Drugs, gangs and hopelessness: San Pedro Sula is the world's most dangerous city

Before you go, we thought you'd like these...
40 PHOTOS
San Pedro Sula
See Gallery
Drugs, gangs and hopelessness: San Pedro Sula is the world's most dangerous city
Members of Honduras' Special Unit against Drug Traffickng and Organized Crime arrange packs containing 400k of cocaine seized in a container carrying soft drinks coming from Costa Rica, in San Pedro Sula, 240 km north of Tegucigalpa, on July 2, 2014. AFP PHOTO/Orlando SIERRA (Photo credit should read ORLANDO SIERRA/AFP/Getty Images)
Members of Honduras' Special Unit against Drug Traffickng and Organized Crime arrange packs containing 400k of cocaine seized in a container carrying soft drinks coming from Costa Rica, in San Pedro Sula, 240 km north of Tegucigalpa, on July 2, 2014. AFP PHOTO/Orlando SIERRA (Photo credit should read ORLANDO SIERRA/AFP/Getty Images)
A demonstrator holds a banner that reads 'No to the toll-Farmers alliance' along the San Pedro Sula-Tegucigalpa road on June 26, 2014 during a road hauliers strike against a road toll. AFP PHOTO/Orlando SIERRA. (Photo credit should read ORLANDO SIERRA/AFP/Getty Images)
A Honduran gang member covered in tattoos while walking shirtless through the San Pedro Sula barrio.
Army soldiers walk by iddle lorries along the San Pedro Sula-Tegucigalpa road on June 26, 2014 during a road hauliers strike against a road toll. AFP PHOTO/Orlando SIERRA. (Photo credit should read ORLANDO SIERRA/AFP/Getty Images)
View of the semitrailer coming from Costa Rica, from which the Honduran Police seized 400k of cocaine --found in a fake ceiling-- in San Pedro Sula, 240 km north of Tegucigalpa, on July 2, 2014. AFP PHOTO/Orlando SIERRA (Photo credit should read ORLANDO SIERRA/AFP/Getty Images)
Members of Honduras' Military Police arrange packs containing 400k of cocaine seized in a container carrying soft drinks coming from Costa Rica, in San Pedro Sula, 240 km north of Tegucigalpa, on July 2, 2014. AFP PHOTO/Orlando SIERRA (Photo credit should read ORLANDO SIERRA/AFP/Getty Images)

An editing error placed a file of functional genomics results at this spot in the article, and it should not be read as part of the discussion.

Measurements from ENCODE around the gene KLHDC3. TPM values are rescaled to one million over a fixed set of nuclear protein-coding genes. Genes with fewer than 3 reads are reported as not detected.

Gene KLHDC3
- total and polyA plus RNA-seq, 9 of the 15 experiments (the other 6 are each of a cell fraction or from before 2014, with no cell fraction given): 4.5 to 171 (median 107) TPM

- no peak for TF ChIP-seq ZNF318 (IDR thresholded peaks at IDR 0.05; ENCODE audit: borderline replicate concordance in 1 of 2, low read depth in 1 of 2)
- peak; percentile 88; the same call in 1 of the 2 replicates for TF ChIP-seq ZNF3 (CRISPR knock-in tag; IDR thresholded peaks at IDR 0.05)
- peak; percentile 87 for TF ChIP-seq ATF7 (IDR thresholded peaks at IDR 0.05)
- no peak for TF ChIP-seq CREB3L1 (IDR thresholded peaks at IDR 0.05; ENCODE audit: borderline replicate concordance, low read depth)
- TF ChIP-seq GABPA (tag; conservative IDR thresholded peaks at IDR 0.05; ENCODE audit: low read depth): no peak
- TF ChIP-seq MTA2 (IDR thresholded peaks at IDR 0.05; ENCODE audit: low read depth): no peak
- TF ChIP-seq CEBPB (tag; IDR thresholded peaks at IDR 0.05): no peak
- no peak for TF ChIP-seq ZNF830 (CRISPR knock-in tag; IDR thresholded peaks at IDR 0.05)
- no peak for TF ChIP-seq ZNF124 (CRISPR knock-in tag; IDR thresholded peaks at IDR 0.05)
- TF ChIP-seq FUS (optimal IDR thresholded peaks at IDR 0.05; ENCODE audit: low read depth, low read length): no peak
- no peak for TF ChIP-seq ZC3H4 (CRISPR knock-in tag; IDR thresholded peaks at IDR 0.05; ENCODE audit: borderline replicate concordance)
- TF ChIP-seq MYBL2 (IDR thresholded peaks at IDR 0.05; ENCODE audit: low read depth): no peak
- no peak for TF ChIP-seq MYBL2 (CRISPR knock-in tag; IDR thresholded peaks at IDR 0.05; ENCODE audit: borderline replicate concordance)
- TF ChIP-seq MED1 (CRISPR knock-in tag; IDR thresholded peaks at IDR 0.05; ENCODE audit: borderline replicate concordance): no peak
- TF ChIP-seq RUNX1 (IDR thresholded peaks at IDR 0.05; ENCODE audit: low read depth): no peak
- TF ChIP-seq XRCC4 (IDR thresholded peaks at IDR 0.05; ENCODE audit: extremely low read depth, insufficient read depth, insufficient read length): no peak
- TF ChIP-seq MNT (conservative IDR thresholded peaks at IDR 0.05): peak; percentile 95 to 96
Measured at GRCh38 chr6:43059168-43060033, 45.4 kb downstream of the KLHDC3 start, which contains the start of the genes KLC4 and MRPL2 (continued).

Members of Honduras' Special Unit against Drug Traffickng and Organized Crime count packs containing 400k of cocaine seized in a container carrying soft drinks coming from Costa Rica, in San Pedro Sula, 240 km north of Tegucigalpa, on July 2, 2014. AFP PHOTO/Orlando SIERRA (Photo credit should read ORLANDO SIERRA/AFP/Getty Images)
Two children stand against their shanty home in the San Pedro Sula barrio.
Honduran Criminal Investigation agents carry the body of one of nine people riddled with bullets outside the morgue, in San Pedro Sula, 240 km north of Tegucigalpa on August 19, 2014. The victims --who were taking away the remains of a relative-- were attacked by unidentified hooded criminals. Seven of them died at the site and the other two died in hospital. AFP PHOTO (Photo credit should read STR/AFP/Getty Images)
SAN PEDRO SULA, HONDURAS--Military police officers at the central bus station in San Pedro Sula during an anti-extortion operation. Police said that gang members have been extorting the shops and taxis who operate at the station.
A demonstrator holds a banner that reads 'No to the toll-Farmers alliance' along the San Pedro Sula-Tegucigalpa road on June 26, 2014 during a road hauliers strike against a road toll. AFP PHOTO/Orlando SIERRA. (Photo credit should read ORLANDO SIERRA/AFP/Getty Images)
A girl holds her mother tight as she speaks to the press upon arriving in San Pedro Sula, about 260 km north of Tegucigalpa, on July 14, 2014 after being deported from the United States. A first group of 120 deportees from Honduras, El Salvador and Guatemala who had crossed into the United States illegally were repatriated by plane to their countries -- most of them unaccompanied youths. US authorities have detained some 57,000 unaccompanied minors since October, twice the number from the same period a year ago, seeking to illegally cross into the US from Mexico. AFP PHOTO/Orlando SIERRA (Photo credit should read ORLANDO SIERRA/AFP/Getty Images)
A girl cries as her mother speaks to the press upon arriving in San Pedro Sula, about 260 km north of Tegucigalpa, on July 14, 2014 after being deported from the United States. A first group of 120 deportees from Honduras, El Salvador and Guatemala who had crossed into the United States illegally were repatriated by plane to their countries -- most of them unaccompanied youths. US authorities have detained some 57,000 unaccompanied minors since October, twice the number from the same period a year ago, seeking to illegally cross into the US from Mexico. AFP PHOTO/Orlando SIERRA (Photo credit should read ORLANDO SIERRA/AFP/Getty Images)